Where will it end?

Those stories as reported in your Wednesday, 9 January, 2013, issue should be cause for alarm to those of us who live in this society. While I share this alarm, I am not surprised that it has come to this.

For years there was a small group of persons who warned that we were ‘measuring our progress on a faulty report card’. From as early as the 1950s, Commissioner Andrew Morris Gerrard warned us against “selling our birthright for a mess of pottage”. Instead of heeding his advice, we continued to act contemptuously, relying instead on the quick fix solution of selling absolute titles to our land to outsiders whose view of private property was contrary to the cultural realities of island people in a close knit community. As if this was not problematic enough, we paid no attention to the education, training and social welfare of our people in those years when the small number of such persons would have allowed us to effectively address the dysfunction that was beginning to manifest itself.

Fast forward to the late 1960s and mid 1970s when the pace of economic development accelerated to such dizzying levels that even our self promoted enlightened political leaders became misguided into promoting ‘more is better’, with still no significant investment into the development of Caymanian human capital. The vast majority were led to believe that the panacea lay in banking and tourism, even when that meant importing increasing numbers of foreign experts, who would eventually chose to stay. Even the Swedish anthropologist, Ulf Hannerz in his seminal study: Caymanian Politics: Structure and Style in a Changing Island Society, failed to ignite the imagination of the movers and shakers in our society. Worse was to happen when persons like myself and Dr. Frank McField came along in the 1970s calling for a change of focus and a sensitivity to what we saw as budding problems.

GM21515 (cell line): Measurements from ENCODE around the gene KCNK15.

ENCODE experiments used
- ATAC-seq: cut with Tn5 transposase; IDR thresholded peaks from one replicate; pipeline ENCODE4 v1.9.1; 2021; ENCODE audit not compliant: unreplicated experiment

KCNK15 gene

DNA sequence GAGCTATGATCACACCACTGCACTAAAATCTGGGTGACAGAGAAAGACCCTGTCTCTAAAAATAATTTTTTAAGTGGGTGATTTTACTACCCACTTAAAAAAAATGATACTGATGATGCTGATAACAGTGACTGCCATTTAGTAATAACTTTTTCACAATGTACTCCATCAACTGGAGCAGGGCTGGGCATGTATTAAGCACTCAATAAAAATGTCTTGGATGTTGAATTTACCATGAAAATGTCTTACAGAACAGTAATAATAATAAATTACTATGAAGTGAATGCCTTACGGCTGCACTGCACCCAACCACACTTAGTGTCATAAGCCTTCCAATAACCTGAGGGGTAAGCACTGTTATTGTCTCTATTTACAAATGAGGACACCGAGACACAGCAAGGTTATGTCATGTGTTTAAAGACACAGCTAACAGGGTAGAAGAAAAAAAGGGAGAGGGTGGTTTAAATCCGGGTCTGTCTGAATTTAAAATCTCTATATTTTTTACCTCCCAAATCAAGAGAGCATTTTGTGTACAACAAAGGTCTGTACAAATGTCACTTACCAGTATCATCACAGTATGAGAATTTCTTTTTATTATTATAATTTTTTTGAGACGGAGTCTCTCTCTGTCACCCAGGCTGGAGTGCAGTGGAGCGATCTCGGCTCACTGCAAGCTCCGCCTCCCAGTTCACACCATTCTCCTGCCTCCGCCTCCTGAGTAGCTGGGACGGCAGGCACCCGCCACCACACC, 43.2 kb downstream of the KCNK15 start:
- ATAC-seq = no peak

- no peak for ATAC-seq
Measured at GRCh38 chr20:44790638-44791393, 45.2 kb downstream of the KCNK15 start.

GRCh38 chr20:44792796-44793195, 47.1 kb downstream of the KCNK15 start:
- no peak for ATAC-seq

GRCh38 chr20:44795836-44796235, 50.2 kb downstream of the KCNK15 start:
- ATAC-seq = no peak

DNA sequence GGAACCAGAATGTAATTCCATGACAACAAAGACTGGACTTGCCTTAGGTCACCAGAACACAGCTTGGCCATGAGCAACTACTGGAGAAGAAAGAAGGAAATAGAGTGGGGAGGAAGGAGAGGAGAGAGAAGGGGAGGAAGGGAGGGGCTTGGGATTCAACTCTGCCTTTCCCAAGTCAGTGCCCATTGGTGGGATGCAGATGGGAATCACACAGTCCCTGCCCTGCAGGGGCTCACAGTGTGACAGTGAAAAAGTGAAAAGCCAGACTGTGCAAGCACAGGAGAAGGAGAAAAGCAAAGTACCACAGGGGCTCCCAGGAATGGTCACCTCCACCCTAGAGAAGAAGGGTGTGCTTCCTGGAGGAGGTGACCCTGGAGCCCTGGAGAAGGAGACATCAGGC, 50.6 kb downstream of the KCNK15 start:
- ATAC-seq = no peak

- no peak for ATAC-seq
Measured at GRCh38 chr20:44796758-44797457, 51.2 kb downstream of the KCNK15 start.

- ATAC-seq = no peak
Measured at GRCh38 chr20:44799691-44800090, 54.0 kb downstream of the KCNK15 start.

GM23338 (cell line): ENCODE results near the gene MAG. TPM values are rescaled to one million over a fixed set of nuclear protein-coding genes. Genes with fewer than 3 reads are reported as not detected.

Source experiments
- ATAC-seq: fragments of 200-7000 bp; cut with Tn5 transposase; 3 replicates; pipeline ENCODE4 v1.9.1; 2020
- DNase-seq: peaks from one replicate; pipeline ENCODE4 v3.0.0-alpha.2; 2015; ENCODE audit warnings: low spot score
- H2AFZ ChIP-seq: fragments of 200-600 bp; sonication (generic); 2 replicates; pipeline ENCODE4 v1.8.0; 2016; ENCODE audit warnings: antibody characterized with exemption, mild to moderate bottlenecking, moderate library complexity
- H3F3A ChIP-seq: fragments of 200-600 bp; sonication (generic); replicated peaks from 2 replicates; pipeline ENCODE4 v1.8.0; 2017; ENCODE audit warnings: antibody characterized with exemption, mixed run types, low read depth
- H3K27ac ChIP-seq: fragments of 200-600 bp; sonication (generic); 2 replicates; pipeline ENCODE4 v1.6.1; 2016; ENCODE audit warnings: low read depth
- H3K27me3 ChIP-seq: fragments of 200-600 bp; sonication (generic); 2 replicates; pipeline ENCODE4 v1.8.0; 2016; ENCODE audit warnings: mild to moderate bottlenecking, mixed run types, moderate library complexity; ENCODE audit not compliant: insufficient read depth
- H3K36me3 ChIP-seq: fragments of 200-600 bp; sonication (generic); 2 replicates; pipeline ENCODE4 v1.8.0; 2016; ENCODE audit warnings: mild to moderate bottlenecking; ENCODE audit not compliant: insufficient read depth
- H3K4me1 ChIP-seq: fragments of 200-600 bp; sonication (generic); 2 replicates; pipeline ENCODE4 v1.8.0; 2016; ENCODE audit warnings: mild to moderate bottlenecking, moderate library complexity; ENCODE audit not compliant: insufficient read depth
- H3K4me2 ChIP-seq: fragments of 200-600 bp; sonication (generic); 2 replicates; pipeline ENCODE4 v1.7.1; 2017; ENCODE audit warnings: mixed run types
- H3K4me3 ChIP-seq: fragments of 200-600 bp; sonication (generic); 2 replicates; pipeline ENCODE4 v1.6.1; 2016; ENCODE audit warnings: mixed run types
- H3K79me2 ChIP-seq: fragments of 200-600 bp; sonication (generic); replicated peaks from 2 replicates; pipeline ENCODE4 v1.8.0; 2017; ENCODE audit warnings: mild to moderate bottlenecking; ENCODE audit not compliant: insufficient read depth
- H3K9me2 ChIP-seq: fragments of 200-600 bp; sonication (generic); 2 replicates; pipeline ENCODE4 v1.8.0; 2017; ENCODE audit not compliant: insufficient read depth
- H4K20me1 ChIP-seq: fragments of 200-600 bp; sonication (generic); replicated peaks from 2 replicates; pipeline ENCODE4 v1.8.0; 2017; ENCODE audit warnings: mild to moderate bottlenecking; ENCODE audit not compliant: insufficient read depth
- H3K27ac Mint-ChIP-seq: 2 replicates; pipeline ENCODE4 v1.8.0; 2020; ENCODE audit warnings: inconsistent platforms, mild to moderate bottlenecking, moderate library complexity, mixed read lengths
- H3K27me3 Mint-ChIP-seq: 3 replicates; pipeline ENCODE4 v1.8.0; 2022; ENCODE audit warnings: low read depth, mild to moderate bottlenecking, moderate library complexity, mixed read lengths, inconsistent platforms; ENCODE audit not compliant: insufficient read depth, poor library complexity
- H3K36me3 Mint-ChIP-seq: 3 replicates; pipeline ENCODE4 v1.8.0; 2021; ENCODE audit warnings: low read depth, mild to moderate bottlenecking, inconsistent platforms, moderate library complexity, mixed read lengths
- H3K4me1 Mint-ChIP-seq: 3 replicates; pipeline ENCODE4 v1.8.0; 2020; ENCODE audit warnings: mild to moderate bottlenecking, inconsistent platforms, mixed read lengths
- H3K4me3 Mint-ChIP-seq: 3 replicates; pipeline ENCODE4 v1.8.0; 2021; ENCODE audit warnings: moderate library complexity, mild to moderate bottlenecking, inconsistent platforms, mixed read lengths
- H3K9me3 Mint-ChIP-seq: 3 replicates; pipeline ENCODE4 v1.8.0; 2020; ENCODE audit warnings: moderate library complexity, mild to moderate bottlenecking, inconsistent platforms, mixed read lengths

Today it is becoming increasingly clear that “we have sewn the wind”. Having been a college student in a neighbouring Caribbean jurisdiction in the mid 1960s ,I find the occurrences chillingly familiar. We have been the architects of our own demise and we should therefore resist the easy and popular practice of blaming others for what is becoming of us today. What a pity that we did not realise that our future lay as much in education, training and the social upliftment of the less fortunate of our people, as much as it lay in banking and tourism. Today, banking and tourism, though in a state of flux, are controlled by non-Caymanian entities, the legal profession is a cartel and racism and classism is rampant. Discrimination and glass ceilings abound, an underclass has emerged and the society is rapidly being criminalised.

Where will it all end? Those who have sewn the wind are fated to reap the whirlwind.

Roy Bodden


  1. Thank you for that timely contribution. The new schools although as a physical plant are most impressive will fail without strong competant teachers and administration. I cannont stress this more, the physical plant is not enough. The administration creates the support and environment for the teachers to teach.
    My concern is that the administration will be flawed or worse and the learning will suffer.

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